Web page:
A Swedish tradition is to give names to trains, and this particular train was christened ‘Prince August’ after King Oskar I’s youngest son. Prince August was well-known across the country for not being the brightest light in the Christmas tree. His weak intellect was well referred to in stories of the time. This was a period in history, however, when open criticism of the Royal family borded upon treason. So, the people created an expression – more stupid than the train – to describe somebody’s idiocy while at the same time referring ‘discretely’ to the royal fool by referencing the train of the same name.

This tradition of naming trains, and train carriages, still exists in Sweden today. Only this morning I travelled in a carriage called Pippi, but I’m afraid it wasn’t much of an adventure. Here is a list of all the carriage names on the Stockholm underground – see if your is there!

Swedish expressions: to shit in the blue cupboard

In Swedish, when you have landed yourself in trouble, or made a fool of yourself, you can use the delightful expression ‘shit in the blue cupboard’.

Example: ‘oh no, Edward really has shit in the blue cupboard now’.

So where does this originate? After some exploration, I have discovered what is recognised as the most likely explanation.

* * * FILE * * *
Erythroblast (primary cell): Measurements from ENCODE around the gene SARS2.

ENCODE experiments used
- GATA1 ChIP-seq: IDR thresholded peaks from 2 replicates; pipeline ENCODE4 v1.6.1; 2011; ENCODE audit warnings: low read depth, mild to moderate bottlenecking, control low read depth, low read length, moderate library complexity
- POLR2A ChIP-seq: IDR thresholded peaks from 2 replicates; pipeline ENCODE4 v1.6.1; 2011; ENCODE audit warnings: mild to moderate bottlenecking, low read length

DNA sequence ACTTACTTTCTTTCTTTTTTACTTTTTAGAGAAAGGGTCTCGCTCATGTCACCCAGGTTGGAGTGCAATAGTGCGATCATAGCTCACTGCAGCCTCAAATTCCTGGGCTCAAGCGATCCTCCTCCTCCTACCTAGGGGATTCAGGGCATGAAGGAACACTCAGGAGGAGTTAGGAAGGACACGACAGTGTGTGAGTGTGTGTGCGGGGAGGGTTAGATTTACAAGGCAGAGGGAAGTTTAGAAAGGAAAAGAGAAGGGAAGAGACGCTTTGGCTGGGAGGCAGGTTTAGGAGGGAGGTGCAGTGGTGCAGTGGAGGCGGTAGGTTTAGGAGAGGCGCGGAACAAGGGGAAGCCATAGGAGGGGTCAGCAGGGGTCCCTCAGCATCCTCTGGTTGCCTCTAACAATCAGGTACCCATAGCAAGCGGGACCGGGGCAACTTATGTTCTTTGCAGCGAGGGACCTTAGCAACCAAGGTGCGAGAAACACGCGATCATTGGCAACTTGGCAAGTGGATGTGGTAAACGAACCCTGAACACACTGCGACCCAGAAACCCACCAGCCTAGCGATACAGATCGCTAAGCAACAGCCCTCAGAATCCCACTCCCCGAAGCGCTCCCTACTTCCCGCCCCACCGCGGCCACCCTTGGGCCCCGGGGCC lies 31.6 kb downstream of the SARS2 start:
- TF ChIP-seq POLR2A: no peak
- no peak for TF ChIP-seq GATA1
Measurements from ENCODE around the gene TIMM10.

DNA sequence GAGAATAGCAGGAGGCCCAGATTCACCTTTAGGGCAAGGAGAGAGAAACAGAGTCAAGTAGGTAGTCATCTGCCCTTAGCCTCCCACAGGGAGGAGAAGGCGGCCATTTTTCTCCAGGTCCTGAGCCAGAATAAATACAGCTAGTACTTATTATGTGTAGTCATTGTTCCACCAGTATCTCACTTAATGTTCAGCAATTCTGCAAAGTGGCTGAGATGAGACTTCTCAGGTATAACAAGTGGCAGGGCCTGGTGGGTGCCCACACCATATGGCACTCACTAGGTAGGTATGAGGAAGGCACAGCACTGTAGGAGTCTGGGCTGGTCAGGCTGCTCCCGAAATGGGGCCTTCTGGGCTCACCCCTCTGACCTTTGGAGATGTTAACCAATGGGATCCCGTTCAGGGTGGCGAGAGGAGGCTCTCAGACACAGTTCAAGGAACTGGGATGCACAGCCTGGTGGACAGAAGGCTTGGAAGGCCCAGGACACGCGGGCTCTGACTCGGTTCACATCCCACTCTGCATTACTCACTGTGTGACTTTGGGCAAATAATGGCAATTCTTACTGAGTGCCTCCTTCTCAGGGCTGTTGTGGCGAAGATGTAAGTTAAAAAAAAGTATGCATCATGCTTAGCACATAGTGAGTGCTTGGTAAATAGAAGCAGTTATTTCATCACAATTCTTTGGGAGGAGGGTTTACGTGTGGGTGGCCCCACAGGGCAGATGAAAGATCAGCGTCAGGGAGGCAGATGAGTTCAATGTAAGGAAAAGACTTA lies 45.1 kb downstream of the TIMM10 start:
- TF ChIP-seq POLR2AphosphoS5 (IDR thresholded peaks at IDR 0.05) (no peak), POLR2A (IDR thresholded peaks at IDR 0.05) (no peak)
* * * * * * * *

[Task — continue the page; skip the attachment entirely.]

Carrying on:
Centuries ago in Sweden, furniture was painted red and okra as this colour was cheap and easy to produce. Around the 1800’s new production methods enabled the production of blue paint – Berlin blue – and this was more expensive and seen as more exclusive. Consequently, people used this colour to paint the cupboard where they kept their finer pieces of porcelain, silver and linens.

In these times, the population used potties to go to the toilet in. Putting the potty into the blue cupboard, amongst the finer articles, was seen as a really stupid thing to do. And so the expression developed in relation to foolish acts.

The Death of a Swedish Icon

Lill-Babs-2015

Today, the news of a death reached the Swedish people. The death of an icon. At the age of 80, popular singer Barbro ‘Lill-Babs’ Svensson passed away. Lill-Babs is little known outside of Sweden, but in Sweden she was an icon, a part of the soundtrack of many Swedes’ lives – she was Sweden. To get a grip on her status in the country, think the UK’s Cilla Black, and France’s France Gall – with that combination of untrained vocals and girl next door sex appeal – and you come part of the way.